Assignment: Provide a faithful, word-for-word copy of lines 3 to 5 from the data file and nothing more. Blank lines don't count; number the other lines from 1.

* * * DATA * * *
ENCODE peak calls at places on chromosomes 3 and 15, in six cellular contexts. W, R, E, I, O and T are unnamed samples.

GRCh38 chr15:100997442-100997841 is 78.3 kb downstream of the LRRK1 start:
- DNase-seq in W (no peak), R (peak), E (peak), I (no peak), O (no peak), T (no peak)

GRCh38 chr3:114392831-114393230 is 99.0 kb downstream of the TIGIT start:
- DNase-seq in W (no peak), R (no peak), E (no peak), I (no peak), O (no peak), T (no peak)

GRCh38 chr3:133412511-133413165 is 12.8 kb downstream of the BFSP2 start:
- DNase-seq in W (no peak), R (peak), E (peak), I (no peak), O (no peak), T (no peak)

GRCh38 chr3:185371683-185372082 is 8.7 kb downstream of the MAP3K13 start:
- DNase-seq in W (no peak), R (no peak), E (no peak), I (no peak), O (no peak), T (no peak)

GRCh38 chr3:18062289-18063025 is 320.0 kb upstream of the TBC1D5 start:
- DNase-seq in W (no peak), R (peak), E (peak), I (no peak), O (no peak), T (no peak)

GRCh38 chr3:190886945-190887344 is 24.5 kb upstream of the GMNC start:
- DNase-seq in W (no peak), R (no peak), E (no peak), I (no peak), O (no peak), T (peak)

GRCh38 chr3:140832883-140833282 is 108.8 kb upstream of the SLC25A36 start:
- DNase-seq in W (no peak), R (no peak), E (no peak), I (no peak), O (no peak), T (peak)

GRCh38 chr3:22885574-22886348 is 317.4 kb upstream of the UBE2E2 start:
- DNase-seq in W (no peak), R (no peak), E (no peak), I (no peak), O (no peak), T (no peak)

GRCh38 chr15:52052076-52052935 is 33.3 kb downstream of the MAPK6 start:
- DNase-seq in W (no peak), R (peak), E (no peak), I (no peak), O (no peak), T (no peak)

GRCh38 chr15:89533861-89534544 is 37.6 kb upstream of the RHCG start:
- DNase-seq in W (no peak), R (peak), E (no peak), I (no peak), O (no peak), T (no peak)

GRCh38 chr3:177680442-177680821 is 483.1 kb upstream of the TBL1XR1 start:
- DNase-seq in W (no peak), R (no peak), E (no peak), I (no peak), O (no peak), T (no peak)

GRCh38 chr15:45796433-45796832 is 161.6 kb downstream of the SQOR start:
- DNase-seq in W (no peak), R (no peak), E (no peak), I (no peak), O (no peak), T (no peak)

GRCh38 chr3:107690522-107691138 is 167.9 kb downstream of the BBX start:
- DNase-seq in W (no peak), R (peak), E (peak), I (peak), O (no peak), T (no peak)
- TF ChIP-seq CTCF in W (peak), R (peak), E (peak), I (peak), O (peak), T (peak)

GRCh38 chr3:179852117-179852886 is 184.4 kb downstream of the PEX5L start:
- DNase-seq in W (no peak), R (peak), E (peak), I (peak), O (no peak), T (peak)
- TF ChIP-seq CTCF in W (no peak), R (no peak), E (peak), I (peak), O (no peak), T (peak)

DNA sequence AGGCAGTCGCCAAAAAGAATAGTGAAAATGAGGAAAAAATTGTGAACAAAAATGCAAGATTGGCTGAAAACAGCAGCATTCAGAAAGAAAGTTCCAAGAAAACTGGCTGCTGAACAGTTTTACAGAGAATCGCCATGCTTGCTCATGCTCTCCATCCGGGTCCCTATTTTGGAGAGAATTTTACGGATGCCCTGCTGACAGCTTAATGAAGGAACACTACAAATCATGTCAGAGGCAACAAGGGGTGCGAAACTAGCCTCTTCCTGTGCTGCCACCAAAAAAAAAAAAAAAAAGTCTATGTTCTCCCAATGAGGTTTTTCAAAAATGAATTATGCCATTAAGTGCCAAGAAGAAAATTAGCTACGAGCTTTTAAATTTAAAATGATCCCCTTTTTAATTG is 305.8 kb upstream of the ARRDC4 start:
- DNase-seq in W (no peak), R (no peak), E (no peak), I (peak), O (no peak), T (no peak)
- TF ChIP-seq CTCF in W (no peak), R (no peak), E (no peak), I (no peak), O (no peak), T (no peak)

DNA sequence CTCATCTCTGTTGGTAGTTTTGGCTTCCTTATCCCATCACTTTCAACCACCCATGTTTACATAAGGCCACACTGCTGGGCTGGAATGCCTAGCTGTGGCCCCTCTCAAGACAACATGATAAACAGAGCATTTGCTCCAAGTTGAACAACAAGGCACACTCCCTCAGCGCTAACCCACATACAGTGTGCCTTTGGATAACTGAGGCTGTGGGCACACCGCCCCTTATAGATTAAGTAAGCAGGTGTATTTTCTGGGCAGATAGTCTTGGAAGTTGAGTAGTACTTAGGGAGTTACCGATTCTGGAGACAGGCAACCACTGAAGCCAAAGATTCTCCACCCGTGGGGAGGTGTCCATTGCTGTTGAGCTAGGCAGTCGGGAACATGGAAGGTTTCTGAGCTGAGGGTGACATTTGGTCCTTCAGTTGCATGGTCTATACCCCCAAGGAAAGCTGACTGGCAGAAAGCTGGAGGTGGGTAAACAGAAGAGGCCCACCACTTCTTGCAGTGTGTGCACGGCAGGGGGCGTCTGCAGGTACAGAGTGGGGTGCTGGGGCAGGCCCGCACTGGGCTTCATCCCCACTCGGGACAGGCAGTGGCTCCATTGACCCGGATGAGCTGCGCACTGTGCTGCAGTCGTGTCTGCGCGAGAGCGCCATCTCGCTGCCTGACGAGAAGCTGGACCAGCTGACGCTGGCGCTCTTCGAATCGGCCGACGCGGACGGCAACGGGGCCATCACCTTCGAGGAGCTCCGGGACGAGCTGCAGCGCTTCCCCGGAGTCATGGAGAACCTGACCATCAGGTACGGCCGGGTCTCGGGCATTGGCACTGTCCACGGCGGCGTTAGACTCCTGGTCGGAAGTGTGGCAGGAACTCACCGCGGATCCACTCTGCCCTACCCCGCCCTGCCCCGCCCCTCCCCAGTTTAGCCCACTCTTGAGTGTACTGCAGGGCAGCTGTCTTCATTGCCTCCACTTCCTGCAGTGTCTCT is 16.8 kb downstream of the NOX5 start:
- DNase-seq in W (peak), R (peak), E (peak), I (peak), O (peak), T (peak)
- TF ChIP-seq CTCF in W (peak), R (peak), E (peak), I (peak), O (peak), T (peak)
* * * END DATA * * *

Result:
- DNase-seq in W (no peak), R (peak), E (peak), I (no peak), O (no peak), T (no peak)

GRCh38 chr3:114392831-114393230 is 99.0 kb downstream of the TIGIT start:
- DNase-seq in W (no peak), R (no peak), E (no peak), I (no peak), O (no peak), T (no peak)